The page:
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As a startup founder, wouldn’t it be awesome if you could predict the future a little bit more than you currently do? It turns out you can: By paying close attention to what the behemoths in your space are doing. Last year’s AWS Re:Invent set the direction for a lot of what Amazon is doing this year — including where it invests. Re:Invent 2023 is coming up soon.
Google I/O revealed that Google is investing heavily in computational photography, large language models and all things AI. As a startup, you can use these data points and draw a line into the future: Can you align yourself with the big-picture trends? Are you missing anything?
This week, at Apple’s worldwide developer conference WWDC, the company took the wraps off its AR/VR headset. Priced at $3,500 it won’t be a commercial success, but as a startup, you’d be very silly not to pay attention: It is a complete game-changer for startups.
Startup valuations are taking a pounding
After a frothy few years of don’t-call-it-a-bubble, it seems like the inevitable market correction is here. We’ve seen wave after wave of tech layoffs, and it seems like investors are starting to take a more realistic view of their investments, starting to mark them down.
Marking down an investment doesn’t necessarily mean drama; it refers to the common process of adjusting the value of an investment asset to reflect its current market value. In the case of VC, that often happens if the valuation turned out to be a bit on the optimistic side. Investors will typically mark down investments to avoid overstating their portfolio’s worth. In a nutshell, it’s best practice to acknowledge potential losses before they are realized. That’s what is happening now — and perhaps should have been happening for a while, as Rebecca argued late last year, when she noticed that a bunch of startups had quietly marked down their own valuations.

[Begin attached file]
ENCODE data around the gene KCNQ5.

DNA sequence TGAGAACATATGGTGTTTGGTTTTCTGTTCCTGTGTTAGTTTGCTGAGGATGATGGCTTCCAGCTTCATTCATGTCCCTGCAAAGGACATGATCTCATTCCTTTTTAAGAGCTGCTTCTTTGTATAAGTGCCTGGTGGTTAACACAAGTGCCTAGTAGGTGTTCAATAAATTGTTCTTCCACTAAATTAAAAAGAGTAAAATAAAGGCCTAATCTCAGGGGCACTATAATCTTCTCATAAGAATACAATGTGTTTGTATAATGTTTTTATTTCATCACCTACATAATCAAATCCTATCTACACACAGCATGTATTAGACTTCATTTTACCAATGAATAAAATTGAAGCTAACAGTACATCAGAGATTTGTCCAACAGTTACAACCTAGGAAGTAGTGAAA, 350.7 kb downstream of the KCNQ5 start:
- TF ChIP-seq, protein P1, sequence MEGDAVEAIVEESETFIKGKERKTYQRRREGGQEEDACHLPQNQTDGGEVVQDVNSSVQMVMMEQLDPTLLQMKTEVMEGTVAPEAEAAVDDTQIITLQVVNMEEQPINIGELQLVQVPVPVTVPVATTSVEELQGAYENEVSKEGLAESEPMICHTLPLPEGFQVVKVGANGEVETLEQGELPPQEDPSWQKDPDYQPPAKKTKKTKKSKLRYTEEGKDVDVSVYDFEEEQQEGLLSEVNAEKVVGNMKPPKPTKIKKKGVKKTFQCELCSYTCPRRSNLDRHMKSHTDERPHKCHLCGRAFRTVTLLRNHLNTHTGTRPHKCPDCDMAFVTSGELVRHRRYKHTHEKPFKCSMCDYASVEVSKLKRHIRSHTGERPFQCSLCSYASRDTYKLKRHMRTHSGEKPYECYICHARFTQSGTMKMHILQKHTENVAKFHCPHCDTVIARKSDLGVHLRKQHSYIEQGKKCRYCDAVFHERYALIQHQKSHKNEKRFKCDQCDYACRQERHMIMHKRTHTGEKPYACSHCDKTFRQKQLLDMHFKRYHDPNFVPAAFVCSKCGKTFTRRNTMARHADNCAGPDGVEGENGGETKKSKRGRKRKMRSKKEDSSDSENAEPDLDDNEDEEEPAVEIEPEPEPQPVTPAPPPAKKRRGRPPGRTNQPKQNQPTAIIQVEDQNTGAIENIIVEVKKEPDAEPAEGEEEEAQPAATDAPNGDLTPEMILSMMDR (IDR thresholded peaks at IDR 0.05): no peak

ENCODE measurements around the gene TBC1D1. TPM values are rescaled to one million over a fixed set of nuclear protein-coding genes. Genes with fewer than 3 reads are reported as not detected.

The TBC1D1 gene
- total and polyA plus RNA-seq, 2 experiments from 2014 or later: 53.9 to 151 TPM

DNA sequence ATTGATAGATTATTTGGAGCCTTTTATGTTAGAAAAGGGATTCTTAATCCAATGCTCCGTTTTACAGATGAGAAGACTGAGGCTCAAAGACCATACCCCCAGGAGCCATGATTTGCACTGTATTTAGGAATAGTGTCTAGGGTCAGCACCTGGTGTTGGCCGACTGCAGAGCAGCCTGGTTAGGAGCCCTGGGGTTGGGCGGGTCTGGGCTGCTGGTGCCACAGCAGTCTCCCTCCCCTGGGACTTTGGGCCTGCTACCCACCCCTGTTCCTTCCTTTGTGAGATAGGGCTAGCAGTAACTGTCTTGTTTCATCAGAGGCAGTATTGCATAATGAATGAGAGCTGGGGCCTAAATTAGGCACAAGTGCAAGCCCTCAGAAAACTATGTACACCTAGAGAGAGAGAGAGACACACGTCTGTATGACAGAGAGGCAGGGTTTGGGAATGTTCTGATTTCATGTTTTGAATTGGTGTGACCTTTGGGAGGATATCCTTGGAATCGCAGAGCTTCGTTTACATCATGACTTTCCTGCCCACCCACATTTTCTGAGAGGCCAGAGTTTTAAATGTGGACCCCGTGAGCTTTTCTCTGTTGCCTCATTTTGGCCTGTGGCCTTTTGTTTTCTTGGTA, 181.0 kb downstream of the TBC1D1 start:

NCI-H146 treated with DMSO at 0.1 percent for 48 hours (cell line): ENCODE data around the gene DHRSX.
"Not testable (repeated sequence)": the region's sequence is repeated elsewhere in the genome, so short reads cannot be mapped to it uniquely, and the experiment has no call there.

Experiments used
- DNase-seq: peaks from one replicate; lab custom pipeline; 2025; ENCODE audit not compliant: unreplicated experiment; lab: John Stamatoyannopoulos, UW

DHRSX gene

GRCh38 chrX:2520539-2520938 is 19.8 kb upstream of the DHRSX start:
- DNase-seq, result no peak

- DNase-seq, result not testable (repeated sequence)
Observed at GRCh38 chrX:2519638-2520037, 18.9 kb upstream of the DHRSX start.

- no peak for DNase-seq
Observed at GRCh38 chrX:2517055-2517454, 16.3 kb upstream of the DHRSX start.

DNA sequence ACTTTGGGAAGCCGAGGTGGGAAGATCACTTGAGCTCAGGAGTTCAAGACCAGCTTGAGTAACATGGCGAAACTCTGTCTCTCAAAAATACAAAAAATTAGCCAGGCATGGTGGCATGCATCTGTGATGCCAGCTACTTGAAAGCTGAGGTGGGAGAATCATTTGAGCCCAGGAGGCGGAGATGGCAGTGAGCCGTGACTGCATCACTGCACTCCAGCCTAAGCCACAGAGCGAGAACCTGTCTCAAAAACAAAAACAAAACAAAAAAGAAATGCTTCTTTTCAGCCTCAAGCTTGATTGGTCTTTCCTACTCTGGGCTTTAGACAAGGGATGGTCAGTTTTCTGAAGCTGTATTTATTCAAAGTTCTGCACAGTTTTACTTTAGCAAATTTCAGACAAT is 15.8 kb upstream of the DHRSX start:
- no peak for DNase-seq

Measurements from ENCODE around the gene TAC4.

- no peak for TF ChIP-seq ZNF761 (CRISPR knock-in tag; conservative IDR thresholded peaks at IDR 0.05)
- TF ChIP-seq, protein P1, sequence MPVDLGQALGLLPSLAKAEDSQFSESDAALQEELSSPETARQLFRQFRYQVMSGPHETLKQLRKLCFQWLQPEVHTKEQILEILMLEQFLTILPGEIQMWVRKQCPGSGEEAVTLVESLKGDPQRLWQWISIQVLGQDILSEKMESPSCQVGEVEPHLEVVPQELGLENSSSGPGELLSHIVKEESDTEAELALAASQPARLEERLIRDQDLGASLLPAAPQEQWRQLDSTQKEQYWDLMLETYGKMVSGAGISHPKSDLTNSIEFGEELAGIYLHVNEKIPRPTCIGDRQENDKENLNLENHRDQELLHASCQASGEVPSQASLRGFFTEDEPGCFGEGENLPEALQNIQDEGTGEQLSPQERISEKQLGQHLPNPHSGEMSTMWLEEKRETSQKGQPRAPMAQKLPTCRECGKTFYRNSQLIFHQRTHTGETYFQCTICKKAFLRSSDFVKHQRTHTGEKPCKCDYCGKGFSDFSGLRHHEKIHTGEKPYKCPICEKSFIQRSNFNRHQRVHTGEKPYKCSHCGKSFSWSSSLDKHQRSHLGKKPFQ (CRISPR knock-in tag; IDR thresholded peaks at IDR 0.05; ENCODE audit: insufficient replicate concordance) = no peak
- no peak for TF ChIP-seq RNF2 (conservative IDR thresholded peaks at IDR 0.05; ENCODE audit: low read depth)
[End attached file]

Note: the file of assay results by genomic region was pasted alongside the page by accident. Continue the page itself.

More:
Jeremy Abelson and Jacob Sonnenberg, both at Irving Investors, argue that if you haven’t yet, you probably won’t grow into your 2023 investment valuation.
Just in the past few weeks week, we had another handful of examples of this:
Reddit gets a reread: Manish reports that Fidelity cuts Reddit valuation by 41%.
Canva gets redrawn: Connie reports that Rowe Price has marked down its stake in Canva by 67.6%.
NestAway moves to a smaller apartment: NestAway, once valued at over $225 million, sells for $11 million, Manish reports.
Life is a highway
The EV space is exploding (sometimes literally) at the moment, and there seems to be a huge amount of stuff in motion in the world of transportation.
Mercedes just got permission from the state of California to start selling a car that can self-drive without having to hold the wheel or look at the road. No doubt this’ll set Elon Musk’s little temperature gauge to “furious” as the company’s cars do attract a federal tax break but come up short on the self-driving front in its native California.
Price is often brought up as a major hurdle for EVs, but Volvo snuck out a small SUV that can cruise along for 275 miles and has a sub-$35,000 price tag. That still isn’t pocket change, but it’s a lot cheaper than a lot of the EVs on the road. Meanwhile, Fiat showed off a city vehicle it’s working on that made both Harri and myself squee with delight.
Safety is another theme across TechCrunch’s transportation coverage: Smarter cars should, in theory, mean safer roads. In practice, Waymo had to explain why one of its autonomous Jaguars ran down a dog in San Francisco last month, and Transportation’s National Highway Traffic Safety Administration (NHTSA) recently proposed a rule that means all new cars and trucks would need to have emergency systems that “would have to be capable of stopping and avoiding contact with a vehicle at speeds of up to 62 miles per hour.”